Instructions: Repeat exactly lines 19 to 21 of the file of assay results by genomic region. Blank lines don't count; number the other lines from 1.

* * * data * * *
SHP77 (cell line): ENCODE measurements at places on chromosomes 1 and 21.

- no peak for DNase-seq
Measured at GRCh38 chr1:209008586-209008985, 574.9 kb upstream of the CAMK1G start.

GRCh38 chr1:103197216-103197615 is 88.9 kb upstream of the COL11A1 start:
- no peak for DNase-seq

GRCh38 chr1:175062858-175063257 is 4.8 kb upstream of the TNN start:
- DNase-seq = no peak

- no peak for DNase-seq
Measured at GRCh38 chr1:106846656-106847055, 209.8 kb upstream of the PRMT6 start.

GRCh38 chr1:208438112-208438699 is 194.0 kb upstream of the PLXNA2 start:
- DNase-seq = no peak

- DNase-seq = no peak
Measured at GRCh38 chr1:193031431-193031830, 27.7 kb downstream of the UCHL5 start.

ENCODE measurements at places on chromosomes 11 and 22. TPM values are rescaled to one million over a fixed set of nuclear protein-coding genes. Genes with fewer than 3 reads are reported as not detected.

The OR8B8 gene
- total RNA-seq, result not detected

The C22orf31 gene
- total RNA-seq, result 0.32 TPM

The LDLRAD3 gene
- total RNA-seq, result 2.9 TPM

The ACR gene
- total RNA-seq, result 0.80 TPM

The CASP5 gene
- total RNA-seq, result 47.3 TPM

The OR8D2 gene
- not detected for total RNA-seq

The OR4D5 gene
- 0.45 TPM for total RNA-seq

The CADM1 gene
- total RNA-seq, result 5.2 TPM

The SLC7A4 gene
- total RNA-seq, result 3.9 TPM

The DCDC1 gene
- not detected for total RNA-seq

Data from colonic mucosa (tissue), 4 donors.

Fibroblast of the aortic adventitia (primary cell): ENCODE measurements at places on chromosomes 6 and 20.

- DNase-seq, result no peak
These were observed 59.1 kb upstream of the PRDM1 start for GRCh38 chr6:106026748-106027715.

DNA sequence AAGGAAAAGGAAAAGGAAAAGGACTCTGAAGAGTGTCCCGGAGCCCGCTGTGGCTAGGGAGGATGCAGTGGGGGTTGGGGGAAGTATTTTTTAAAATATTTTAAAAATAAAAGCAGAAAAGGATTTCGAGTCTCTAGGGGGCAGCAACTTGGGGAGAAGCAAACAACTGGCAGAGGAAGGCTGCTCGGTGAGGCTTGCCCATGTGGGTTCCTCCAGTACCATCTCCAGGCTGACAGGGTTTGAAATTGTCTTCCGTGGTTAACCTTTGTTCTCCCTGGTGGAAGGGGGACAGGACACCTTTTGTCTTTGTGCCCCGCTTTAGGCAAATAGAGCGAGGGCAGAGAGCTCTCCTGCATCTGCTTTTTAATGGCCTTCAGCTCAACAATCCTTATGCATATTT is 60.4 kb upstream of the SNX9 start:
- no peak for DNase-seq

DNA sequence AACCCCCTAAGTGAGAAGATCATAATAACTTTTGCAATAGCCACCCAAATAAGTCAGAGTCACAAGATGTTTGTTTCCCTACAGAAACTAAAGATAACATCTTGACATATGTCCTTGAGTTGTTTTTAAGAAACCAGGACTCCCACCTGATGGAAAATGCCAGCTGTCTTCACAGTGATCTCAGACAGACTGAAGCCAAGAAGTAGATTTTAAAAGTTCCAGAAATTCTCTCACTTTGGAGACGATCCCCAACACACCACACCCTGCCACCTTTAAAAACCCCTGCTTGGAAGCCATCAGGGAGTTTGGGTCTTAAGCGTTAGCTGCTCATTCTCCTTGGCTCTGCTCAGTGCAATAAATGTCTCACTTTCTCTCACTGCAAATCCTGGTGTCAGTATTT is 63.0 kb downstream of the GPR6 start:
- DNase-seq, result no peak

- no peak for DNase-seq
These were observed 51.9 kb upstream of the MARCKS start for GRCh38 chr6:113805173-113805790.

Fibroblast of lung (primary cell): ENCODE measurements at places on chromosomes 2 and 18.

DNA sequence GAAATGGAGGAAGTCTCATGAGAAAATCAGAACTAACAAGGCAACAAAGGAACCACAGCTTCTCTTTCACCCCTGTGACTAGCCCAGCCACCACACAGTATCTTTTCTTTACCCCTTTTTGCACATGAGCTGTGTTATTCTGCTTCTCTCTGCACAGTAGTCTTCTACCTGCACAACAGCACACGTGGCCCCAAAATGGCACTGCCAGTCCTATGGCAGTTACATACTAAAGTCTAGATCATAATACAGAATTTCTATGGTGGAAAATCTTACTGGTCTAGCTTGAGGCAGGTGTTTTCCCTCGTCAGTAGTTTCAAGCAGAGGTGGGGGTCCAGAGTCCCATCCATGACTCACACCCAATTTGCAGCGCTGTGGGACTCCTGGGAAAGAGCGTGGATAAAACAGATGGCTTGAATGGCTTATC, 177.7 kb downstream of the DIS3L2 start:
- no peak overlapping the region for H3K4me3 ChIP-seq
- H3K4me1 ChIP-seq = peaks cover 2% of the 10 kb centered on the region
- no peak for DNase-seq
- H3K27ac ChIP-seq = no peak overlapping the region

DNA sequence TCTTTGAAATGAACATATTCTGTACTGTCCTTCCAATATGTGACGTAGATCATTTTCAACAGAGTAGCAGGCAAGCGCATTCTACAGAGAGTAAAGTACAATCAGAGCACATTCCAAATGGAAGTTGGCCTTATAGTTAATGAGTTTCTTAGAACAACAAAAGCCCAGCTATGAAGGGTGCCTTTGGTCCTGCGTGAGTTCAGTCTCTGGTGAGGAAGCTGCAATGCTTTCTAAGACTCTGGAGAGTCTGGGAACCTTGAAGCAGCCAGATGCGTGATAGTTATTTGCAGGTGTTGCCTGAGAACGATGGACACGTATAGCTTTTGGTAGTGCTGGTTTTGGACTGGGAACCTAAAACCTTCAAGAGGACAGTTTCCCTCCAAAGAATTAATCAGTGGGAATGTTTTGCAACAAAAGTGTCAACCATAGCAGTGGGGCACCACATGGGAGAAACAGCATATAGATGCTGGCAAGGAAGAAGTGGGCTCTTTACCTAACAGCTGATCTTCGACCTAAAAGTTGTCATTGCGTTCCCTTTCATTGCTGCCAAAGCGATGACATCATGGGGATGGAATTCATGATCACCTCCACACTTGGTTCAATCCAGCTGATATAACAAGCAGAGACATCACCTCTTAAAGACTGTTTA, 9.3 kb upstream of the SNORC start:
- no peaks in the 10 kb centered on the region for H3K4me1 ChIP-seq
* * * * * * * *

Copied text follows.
The LDLRAD3 gene
- total RNA-seq, result 2.9 TPM

The ACR gene